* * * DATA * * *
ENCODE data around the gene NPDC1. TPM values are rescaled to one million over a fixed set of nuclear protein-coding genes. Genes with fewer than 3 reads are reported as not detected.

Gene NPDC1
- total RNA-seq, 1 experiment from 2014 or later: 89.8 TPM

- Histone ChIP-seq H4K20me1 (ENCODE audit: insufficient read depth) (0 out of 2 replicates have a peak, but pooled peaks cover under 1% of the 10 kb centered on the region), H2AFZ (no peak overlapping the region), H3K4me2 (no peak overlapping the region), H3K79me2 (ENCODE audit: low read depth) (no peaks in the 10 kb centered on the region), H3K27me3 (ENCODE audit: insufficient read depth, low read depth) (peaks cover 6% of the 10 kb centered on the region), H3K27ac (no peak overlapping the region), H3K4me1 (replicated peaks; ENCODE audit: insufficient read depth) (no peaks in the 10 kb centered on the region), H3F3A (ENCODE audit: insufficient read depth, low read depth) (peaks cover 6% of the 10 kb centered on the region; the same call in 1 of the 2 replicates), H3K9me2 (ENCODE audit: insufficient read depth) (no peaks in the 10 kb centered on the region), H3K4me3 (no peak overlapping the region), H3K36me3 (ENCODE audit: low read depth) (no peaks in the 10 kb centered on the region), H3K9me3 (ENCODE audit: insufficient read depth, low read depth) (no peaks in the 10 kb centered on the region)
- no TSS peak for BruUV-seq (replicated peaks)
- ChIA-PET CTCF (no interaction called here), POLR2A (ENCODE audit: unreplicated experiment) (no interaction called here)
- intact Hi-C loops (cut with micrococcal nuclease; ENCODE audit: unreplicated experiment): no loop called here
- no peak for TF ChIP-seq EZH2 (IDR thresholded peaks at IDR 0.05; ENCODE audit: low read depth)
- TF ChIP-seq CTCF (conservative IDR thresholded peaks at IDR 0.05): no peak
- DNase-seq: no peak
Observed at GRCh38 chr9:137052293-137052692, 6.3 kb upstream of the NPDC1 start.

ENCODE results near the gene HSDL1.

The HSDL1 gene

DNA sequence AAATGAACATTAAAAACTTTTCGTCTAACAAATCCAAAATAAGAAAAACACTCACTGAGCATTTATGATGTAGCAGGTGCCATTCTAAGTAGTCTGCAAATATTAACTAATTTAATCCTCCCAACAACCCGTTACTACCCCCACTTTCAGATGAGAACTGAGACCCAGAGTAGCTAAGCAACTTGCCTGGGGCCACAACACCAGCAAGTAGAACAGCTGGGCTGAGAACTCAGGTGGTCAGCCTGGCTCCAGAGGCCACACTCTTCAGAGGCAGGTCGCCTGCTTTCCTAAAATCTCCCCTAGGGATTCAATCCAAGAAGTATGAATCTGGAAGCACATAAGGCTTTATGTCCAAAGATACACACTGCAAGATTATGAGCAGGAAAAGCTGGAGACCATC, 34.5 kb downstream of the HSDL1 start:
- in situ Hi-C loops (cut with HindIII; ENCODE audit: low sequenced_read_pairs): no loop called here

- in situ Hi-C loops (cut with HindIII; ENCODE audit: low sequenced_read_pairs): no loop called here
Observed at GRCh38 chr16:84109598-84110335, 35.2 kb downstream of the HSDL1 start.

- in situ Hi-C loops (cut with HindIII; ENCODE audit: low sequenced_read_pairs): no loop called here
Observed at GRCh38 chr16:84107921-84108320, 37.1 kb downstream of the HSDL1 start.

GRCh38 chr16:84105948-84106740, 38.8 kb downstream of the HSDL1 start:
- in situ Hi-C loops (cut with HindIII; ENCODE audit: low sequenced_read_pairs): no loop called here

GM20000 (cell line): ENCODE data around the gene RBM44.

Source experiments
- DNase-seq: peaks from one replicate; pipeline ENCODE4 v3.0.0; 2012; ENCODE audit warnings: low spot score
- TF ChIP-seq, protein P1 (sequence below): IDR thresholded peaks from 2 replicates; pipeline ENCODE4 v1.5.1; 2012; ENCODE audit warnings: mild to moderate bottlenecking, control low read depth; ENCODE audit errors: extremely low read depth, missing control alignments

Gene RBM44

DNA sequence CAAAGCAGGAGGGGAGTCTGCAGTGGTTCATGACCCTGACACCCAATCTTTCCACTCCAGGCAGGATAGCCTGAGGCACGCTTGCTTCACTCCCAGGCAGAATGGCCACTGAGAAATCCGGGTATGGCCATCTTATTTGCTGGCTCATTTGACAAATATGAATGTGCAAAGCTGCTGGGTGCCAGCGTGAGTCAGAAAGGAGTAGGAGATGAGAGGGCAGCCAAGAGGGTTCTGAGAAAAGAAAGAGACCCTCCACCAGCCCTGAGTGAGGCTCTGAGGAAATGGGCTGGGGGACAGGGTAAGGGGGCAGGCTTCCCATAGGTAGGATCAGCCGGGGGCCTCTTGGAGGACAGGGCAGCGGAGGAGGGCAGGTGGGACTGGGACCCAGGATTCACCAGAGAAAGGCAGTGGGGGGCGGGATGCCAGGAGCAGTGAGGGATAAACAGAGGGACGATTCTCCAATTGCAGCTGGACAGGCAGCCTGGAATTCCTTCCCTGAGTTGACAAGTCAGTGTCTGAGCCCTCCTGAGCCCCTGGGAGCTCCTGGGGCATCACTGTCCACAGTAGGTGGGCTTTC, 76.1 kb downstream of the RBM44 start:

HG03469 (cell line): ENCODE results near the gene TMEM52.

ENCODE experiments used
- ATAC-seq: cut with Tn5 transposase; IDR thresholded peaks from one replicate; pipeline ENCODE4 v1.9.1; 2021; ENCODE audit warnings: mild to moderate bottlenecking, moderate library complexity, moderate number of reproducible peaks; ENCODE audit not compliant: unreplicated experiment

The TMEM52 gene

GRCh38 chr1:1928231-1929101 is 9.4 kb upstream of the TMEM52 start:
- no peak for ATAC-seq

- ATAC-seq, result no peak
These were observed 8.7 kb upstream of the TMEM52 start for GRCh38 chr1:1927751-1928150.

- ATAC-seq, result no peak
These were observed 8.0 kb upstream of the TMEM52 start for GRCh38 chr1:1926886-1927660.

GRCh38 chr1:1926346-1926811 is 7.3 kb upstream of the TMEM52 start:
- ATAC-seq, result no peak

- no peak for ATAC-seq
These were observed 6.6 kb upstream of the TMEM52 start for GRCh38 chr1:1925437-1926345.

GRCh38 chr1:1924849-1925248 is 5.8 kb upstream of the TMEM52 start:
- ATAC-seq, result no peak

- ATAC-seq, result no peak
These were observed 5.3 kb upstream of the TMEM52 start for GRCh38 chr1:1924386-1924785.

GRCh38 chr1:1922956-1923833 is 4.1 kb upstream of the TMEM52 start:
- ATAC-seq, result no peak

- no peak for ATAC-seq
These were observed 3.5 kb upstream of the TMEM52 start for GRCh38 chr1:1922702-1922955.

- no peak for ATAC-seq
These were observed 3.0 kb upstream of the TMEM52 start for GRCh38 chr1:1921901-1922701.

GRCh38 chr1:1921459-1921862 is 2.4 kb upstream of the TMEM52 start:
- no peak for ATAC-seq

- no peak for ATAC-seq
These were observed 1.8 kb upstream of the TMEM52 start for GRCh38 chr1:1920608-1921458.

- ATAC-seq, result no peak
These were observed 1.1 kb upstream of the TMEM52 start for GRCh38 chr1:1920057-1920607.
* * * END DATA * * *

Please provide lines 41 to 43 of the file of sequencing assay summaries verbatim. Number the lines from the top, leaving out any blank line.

These were observed 6.6 kb upstream of the TMEM52 start for GRCh38 chr1:1925437-1926345.

GRCh38 chr1:1924849-1925248 is 5.8 kb upstream of the TMEM52 start:
- ATAC-seq, result no peak